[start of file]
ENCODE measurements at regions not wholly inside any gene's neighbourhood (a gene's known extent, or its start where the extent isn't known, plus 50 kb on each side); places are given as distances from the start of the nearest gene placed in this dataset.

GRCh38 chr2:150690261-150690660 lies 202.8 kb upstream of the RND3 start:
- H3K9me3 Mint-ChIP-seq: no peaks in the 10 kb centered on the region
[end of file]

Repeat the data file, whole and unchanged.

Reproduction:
ENCODE measurements at regions not wholly inside any gene's neighbourhood (a gene's known extent, or its start where the extent isn't known, plus 50 kb on each side); places are given as distances from the start of the nearest gene placed in this dataset.

GRCh38 chr2:150690261-150690660 lies 202.8 kb upstream of the RND3 start:
- H3K9me3 Mint-ChIP-seq: no peaks in the 10 kb centered on the region